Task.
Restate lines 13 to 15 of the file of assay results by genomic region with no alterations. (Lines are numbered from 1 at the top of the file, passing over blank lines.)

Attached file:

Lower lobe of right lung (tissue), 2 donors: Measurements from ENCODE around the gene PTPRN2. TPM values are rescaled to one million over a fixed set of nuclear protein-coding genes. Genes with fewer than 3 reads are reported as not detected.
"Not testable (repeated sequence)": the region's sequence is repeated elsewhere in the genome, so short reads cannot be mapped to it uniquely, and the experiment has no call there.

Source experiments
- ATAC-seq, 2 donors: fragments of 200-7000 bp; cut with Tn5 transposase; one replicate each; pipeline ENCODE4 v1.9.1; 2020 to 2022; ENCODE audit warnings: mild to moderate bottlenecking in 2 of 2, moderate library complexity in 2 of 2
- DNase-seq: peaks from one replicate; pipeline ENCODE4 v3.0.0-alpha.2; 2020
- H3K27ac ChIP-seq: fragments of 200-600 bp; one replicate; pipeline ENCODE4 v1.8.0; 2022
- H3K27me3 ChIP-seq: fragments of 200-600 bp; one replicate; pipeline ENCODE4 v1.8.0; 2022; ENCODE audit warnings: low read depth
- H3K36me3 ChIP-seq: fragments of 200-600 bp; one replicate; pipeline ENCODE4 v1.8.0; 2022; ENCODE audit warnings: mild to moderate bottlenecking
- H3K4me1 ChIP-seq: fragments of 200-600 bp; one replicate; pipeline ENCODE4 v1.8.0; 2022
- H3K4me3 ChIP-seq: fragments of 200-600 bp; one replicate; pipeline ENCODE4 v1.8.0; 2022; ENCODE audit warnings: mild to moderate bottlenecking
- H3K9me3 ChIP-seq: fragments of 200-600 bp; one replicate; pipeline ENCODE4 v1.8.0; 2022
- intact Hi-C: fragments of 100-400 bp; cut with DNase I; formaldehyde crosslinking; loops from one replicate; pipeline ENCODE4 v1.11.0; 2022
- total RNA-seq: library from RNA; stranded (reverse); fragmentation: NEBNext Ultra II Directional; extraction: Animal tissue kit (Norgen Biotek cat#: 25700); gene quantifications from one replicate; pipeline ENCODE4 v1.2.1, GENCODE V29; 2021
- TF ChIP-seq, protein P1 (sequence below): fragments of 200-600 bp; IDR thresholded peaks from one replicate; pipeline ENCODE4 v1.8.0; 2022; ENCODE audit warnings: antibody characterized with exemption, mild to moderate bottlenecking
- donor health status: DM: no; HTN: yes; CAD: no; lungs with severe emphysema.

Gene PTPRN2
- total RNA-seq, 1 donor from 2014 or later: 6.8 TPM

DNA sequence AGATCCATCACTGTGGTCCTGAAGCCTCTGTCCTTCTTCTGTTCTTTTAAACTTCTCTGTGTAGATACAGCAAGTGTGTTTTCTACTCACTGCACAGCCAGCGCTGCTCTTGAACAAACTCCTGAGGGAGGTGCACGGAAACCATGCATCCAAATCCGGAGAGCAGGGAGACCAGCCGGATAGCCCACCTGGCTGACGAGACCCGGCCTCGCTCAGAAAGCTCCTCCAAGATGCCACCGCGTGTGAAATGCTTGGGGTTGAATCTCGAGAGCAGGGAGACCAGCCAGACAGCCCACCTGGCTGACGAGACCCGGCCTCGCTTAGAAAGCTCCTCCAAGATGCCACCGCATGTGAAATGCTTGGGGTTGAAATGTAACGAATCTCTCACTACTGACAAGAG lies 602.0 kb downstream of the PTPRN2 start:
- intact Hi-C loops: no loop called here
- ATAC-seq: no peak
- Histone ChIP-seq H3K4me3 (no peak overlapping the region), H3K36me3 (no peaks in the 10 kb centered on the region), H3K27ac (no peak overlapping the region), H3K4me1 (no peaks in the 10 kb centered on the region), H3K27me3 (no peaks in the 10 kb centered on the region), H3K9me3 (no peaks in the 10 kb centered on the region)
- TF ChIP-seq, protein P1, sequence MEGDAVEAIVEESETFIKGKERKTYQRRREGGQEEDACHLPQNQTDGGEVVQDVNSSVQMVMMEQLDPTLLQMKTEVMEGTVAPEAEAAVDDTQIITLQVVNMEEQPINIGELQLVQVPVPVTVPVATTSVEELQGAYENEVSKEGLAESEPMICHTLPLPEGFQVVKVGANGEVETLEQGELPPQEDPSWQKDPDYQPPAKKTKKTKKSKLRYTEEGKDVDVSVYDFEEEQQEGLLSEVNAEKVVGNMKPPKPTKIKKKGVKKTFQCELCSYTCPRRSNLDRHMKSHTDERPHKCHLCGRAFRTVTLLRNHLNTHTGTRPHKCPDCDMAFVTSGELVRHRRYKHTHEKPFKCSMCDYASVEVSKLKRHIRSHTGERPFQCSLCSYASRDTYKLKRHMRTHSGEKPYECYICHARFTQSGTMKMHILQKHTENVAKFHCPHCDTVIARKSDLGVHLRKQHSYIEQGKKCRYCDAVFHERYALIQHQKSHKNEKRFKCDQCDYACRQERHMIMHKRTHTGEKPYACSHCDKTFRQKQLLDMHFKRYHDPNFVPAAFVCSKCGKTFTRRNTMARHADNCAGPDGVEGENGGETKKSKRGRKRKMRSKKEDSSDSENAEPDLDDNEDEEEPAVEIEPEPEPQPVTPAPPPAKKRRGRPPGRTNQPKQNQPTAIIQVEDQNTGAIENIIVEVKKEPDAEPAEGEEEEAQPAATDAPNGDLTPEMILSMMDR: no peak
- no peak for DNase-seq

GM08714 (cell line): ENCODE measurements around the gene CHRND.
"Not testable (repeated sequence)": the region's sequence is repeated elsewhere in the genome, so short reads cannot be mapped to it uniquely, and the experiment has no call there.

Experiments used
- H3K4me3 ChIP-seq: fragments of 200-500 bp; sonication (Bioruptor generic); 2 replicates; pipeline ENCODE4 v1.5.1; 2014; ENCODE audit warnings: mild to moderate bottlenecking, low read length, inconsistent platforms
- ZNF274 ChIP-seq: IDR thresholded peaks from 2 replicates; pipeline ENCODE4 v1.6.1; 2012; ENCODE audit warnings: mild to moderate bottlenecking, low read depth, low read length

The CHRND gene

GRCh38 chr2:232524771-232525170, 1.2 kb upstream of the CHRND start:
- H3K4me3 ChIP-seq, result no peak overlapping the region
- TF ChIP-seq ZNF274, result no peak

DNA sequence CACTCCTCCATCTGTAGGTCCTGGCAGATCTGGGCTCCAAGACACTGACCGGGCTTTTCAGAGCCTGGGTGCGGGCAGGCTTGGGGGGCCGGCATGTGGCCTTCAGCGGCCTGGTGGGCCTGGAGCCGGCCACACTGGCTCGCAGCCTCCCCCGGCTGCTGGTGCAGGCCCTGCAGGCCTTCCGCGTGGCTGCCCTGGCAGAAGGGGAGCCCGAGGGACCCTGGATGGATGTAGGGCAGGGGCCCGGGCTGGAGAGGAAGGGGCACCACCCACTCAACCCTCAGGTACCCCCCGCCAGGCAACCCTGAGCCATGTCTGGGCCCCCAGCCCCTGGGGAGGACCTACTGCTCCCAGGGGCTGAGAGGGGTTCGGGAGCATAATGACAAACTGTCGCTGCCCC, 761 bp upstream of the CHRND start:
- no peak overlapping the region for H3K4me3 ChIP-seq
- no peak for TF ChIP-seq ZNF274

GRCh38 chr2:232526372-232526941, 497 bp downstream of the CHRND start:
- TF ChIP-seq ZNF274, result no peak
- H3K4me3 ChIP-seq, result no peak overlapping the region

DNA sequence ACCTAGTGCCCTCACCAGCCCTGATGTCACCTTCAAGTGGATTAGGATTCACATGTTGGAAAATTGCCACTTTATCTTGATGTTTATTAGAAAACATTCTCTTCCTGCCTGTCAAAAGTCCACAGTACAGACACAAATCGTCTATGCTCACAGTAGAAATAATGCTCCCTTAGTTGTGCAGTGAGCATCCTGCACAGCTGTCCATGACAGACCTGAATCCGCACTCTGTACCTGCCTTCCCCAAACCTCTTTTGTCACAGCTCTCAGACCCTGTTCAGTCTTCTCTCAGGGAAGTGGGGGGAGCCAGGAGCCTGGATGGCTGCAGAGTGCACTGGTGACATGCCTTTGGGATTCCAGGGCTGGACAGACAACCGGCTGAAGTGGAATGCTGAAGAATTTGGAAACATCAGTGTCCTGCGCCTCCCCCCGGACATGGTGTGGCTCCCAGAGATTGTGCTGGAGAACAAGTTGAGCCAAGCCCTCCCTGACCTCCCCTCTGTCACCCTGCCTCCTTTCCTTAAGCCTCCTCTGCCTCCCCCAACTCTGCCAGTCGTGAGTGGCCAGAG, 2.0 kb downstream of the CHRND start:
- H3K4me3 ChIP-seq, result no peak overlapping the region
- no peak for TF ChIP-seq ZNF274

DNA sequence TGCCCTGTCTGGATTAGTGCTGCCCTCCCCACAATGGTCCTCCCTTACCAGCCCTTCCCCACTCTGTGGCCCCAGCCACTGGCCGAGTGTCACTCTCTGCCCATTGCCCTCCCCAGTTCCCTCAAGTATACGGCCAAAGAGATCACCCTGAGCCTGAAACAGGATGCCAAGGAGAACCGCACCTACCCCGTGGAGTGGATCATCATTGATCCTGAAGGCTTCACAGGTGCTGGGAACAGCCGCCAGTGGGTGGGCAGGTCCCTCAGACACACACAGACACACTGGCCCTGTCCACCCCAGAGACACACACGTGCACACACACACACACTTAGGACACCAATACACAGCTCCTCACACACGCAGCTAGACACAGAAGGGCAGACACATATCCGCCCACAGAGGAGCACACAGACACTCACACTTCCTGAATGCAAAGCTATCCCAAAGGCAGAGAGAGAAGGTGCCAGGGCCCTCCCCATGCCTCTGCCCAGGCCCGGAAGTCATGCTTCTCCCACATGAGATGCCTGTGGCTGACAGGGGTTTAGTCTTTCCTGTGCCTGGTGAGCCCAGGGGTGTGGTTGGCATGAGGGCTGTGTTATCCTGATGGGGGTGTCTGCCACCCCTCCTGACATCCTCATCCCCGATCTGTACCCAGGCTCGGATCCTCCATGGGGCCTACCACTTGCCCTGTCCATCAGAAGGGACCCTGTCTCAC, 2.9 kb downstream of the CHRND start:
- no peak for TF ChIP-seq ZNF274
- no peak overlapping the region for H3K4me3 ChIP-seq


- total RNA-seq: library from RNA; stranded (reverse); fragmentation: NEBNext Ultra II Directional; extraction: Animal tissue kit (Norgen Biotek cat#: 25700); gene quantifications from one replicate; pipeline ENCODE4 v1.2.1, GENCODE V29; 2021
- TF ChIP-seq, protein P1 (sequence below): fragments of 200-600 bp; IDR thresholded peaks from one replicate; pipeline ENCODE4 v1.8.0; 2022; ENCODE audit warnings: antibody characterized with exemption, mild to moderate bottlenecking
- donor health status: DM: no; HTN: yes; CAD: no; lungs with severe emphysema.